‘And when I put my ID card in the machine I was shaking with fear, worried that it would pop up that I was a blacklisted person.’ In the event he got through unchallenged.
A political activist, he was propelled to leave by the threat of imprisonment by the Chinese government that on July 1 imposed a draconian new security law on the city whose democratic freedoms he will defend until his last breath.
Law would certainly have been in Beijing’s crosshairs. He was just 23 when he became Hong Kong’s youngest ever legislator and he achieved instant notoriety by using his swearing-in ceremony as a platform for his campaign. In his opening statement he argued that the oath ceremony itself had become a ‘political tool’ of the regime.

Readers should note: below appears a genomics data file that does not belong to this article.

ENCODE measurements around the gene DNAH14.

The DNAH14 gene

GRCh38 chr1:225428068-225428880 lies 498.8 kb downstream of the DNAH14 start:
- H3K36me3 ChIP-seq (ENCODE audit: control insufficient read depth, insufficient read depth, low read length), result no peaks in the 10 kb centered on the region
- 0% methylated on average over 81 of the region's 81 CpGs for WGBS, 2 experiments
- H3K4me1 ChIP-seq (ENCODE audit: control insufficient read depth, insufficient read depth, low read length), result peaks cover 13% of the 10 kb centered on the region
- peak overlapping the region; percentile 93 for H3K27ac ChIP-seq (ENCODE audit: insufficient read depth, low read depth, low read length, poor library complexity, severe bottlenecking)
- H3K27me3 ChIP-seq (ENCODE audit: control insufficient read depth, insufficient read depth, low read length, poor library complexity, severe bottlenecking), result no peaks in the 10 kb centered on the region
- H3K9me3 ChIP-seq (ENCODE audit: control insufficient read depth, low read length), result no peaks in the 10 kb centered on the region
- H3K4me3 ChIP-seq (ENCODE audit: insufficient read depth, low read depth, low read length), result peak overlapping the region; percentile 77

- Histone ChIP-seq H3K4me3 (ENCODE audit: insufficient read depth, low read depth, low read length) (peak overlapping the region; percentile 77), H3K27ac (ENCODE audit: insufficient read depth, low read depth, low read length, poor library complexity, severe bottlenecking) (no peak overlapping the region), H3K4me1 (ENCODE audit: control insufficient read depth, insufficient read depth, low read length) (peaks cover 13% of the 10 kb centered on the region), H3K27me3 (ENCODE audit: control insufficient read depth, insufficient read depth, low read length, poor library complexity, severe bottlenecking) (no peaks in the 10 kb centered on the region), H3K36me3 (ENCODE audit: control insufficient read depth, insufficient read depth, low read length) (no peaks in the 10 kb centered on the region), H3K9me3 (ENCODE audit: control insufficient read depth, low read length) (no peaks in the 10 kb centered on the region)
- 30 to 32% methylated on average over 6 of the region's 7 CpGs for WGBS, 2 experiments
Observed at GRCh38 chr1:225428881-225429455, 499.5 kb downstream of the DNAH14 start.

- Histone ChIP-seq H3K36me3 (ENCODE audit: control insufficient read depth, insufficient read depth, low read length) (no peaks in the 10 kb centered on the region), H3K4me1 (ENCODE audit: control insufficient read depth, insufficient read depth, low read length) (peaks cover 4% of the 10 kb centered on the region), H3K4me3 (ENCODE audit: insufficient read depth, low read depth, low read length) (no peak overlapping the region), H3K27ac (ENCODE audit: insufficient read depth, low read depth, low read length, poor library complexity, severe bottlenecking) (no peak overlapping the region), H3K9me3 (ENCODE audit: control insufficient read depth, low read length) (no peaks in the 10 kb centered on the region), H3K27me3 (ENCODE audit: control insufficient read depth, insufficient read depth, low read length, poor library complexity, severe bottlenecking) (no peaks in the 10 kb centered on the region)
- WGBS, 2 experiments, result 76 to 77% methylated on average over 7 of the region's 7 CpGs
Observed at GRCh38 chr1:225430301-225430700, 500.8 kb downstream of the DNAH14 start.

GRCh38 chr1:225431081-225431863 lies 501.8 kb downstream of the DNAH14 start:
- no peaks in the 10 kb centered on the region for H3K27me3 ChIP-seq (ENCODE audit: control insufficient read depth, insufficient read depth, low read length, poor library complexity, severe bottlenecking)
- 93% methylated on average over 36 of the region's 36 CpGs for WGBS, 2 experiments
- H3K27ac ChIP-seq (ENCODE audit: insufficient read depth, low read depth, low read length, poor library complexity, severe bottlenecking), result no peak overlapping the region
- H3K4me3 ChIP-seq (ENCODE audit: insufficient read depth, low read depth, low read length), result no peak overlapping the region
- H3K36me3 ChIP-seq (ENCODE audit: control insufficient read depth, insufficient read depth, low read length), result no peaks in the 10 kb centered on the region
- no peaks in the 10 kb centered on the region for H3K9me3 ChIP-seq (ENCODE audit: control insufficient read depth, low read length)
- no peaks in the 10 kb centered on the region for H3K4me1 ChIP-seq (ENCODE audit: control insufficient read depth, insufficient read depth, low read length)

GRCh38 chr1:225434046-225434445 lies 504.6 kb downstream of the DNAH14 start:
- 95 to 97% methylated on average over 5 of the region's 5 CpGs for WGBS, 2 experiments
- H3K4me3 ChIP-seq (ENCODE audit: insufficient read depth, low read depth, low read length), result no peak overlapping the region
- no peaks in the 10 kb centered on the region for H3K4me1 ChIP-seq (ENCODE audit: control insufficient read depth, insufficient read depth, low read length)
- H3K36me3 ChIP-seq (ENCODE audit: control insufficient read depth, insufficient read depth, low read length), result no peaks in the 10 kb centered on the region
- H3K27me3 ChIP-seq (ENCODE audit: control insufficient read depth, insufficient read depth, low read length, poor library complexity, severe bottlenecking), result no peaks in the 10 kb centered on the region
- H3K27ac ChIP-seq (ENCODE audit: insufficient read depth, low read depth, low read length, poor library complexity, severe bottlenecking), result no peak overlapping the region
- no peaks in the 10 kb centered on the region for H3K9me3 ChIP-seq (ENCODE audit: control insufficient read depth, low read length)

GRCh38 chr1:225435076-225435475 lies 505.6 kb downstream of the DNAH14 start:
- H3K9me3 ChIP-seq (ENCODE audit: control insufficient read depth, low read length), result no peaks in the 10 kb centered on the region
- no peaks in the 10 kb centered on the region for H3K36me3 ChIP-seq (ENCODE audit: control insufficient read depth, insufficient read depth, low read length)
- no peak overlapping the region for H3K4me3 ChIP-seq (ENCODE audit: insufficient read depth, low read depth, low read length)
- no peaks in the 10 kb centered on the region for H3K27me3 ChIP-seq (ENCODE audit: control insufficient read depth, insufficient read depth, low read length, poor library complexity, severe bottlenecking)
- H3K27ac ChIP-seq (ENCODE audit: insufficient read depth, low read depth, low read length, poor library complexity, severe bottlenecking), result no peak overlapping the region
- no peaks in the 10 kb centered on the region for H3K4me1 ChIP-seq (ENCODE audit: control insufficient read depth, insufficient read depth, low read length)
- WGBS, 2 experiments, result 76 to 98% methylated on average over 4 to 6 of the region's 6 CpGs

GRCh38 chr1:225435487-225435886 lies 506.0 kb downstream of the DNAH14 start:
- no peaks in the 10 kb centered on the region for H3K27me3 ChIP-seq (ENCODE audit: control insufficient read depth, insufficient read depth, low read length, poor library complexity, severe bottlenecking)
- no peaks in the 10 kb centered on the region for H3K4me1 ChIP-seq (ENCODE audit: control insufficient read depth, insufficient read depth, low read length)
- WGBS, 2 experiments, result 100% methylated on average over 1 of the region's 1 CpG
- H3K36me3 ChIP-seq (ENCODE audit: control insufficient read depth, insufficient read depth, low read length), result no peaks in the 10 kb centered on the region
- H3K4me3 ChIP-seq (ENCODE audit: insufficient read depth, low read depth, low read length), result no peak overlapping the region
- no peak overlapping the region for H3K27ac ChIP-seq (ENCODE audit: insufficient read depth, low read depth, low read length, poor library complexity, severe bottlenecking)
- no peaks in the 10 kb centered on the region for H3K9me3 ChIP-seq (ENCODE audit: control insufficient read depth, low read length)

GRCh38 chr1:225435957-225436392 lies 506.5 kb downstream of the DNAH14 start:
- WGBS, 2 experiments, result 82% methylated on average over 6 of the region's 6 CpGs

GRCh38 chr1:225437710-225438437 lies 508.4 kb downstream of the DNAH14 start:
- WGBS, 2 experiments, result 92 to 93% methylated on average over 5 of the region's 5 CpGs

He also added a quote from Mahatma Gandhi that included the words: ‘You can chain me, you can torture me, you can even destroy this body, but you will never imprison my mind.’
Just over a year later he had been disqualified from holding office and within a month of that ruling he was arrested for taking part in a protest deemed illegal by the authorities.
He was detained at the Tong Fuk Correctional Institution on Hong Kong’s Lantau Island and served two-and-a-half months before being granted bail.
‘We lived 20 to a cell. The conditions weren’t good,’ he says with studied understatement.
‘The food was bad and there was no privacy. But I felt lucky. If I’d been sent, as other protesters were, to a prison in mainland China I would have been tortured.’